principle of dominance
states that if a dominant allele is present, it will be expressed in an organism
probability
the chance of an event occurring
Thomas Morgan
Documented sex-linked traits in fruit flies
recessive
describes a trait or an allele that is expressed only when two recessive alleles for the same characteristic are inherited
dominant
a trait that is always expressed, even in heterozygous conditions
heterozygous
an organism that has two different alleles for a gene
homozygous
an organism that has two identical alleles for a trait
hybrid
organisms that have two different alleles for a certain trait
purebred
an organism which has 2 identical alleles for a trait
law of independent assortment
states that allele pairs separate independently during the formation of gametes
monohybrid cross
a cross between individuals that involves one pair of contrasting traits
dihybrid cross
a cross that involves two pairs of contrasting traits
sex linked trait
trait that is coded for by an allele on a sex chromosome
autosome
any chromosome other than a sex chromosome
hemophilia
a sex-linked recessive disorder defined by the absence of one or more of the proteins required for blood clotting
color blindness
A sex-linked trait in which an individual cannot perceive certain colors.
barr body
Inactivated extra X chromosomes in nuclei, only 1 X chromosome is activated per cell
multiple alleles
Three or more different forms of a gene, each producing a different phenotype.
polygenic inheritance
Occurs when groups of gene pairs act together to produce a specific trait
amniocentisis
Testing of the amniotic fluid for genetic birth defects
chorionic villus sampling
removal of a small piece of the chorion for genetic analysis; may be done at an earlier stage of pregnancy that amniocentesis
Huntington's disease
autosomal-dominant genetic disorder which affects cognitive and mental abilities
allele
one of the alternative forms of a gene that governs a characteristic, such as hair color
Amniocentesis
a medical procedure in which a sample of cells from the amniotic fluid is tested for abnormalities in a fetus
Chorionic Villi Sampling
sampling of cells from the chorion to test for genetic conditions in a fetus. The cells are grown in a special medium after which a karyotype can be used to make a diagnosis.
Fetoscopy
enables direct observation of the fetus through an endoscope to allow medical professionals to safely perform various procedures directly inside the womb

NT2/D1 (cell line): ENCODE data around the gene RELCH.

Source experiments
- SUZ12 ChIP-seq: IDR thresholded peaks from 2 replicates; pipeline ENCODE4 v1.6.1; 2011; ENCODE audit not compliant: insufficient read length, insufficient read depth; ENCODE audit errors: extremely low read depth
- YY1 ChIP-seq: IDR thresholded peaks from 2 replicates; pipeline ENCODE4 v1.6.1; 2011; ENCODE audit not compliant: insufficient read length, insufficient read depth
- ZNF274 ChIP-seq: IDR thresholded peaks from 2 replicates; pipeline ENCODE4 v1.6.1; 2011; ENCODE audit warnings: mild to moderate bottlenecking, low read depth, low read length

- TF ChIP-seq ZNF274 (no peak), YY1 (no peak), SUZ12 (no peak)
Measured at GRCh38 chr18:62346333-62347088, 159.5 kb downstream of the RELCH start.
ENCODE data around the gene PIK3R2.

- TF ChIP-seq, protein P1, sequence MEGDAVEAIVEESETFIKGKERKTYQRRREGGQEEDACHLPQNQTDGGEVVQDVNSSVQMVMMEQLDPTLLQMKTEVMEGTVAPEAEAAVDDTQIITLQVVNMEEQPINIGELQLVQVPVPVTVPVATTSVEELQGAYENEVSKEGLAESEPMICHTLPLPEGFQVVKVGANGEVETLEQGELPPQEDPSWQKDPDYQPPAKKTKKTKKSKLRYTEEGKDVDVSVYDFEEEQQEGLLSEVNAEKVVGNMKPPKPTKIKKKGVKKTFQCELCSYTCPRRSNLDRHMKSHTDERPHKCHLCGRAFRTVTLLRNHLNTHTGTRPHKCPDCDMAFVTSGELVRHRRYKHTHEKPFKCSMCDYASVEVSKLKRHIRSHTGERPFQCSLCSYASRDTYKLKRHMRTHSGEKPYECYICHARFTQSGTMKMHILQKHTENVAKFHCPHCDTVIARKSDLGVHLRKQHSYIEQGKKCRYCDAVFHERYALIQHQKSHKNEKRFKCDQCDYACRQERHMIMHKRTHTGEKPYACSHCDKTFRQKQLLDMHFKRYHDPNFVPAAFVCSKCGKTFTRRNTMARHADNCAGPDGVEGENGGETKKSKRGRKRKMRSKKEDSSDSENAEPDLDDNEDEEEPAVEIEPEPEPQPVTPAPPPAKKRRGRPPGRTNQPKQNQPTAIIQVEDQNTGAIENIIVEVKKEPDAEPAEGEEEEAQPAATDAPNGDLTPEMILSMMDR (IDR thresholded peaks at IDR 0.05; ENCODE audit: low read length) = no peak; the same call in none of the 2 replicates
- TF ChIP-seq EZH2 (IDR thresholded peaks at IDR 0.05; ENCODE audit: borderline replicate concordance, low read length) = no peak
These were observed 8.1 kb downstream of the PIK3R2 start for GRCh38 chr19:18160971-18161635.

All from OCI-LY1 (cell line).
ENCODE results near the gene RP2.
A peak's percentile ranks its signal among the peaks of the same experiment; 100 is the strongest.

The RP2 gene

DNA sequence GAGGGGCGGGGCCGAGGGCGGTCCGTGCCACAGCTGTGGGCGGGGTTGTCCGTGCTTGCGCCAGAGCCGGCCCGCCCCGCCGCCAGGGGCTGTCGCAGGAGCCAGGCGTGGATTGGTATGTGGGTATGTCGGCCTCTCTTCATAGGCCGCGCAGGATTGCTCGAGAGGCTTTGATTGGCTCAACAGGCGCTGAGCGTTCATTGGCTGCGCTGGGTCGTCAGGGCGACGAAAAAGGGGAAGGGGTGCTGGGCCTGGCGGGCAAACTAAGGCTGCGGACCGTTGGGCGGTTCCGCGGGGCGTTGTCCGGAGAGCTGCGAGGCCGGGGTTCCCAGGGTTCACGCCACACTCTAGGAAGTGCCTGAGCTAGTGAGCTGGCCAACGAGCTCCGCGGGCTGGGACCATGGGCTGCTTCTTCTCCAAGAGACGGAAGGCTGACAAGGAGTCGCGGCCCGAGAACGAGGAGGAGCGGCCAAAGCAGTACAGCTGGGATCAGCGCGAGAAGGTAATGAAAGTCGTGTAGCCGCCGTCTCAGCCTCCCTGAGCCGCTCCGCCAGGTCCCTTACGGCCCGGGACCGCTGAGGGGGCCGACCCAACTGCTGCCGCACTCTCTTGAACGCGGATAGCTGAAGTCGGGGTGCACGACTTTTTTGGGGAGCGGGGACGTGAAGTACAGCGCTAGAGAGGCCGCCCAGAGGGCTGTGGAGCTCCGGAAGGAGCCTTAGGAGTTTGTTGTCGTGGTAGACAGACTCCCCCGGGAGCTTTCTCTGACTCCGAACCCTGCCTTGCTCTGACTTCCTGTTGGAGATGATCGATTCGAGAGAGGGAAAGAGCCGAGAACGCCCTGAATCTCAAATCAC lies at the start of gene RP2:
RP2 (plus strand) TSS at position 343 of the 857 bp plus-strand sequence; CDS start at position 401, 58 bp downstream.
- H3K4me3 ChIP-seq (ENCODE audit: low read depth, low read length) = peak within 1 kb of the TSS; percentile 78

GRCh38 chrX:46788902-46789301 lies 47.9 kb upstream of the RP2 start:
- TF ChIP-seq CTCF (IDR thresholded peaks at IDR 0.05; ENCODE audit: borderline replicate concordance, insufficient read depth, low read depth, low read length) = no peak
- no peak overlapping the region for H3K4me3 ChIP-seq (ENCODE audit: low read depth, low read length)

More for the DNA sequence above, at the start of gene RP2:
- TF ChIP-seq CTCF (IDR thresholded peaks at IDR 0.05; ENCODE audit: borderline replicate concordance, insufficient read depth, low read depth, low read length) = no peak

Genetic Markers
any characteristic that provides information about an organism's genome
Gel Electrophoresis
can be used to generate a DNA fingerprint.
Prenatal diagnoses
____________ can be used to determine some genetic conditions and disorders
Gene therapy
_______________ is being tested as one way to reverse some of the effects of genetic disorders
GMOs
Genetically modified organisms
GMFs
Genetically modified foods
Chorionic Villi Sampling
Used to test for genetic defects and can be done as early as the ninth week of pregnancy
Restriction Enzymes
enzymes which recognize a specific short sequence of nucleotides (the target sequence) on a strand of DNA and cut the strand at a particular point within that sequence
Recombinant DNA
segments of DNA from two different species that are joined in a laboratory to form a single molecule of DNA
Polymerase Chain Reaction
almost entirely automated method of replicating DNA that allows researchers to target and amplify a very specific sequence within a DNA sample
Cloning
a process in which an identical copy of an organism or part of an organism that has the same genetic make-up, such as the offspring of asexual reproduction, a general term for the research activity that creates a copy of some biological entity (a gene or organism or cell)
Human Genome Project
Determined the sequence of three billion base pairs that make up the human genome
Restriction Site
the specific sites at which a restriction enzyme will cleave DNA
evolution
the change in a population's inherited traits from generation to generation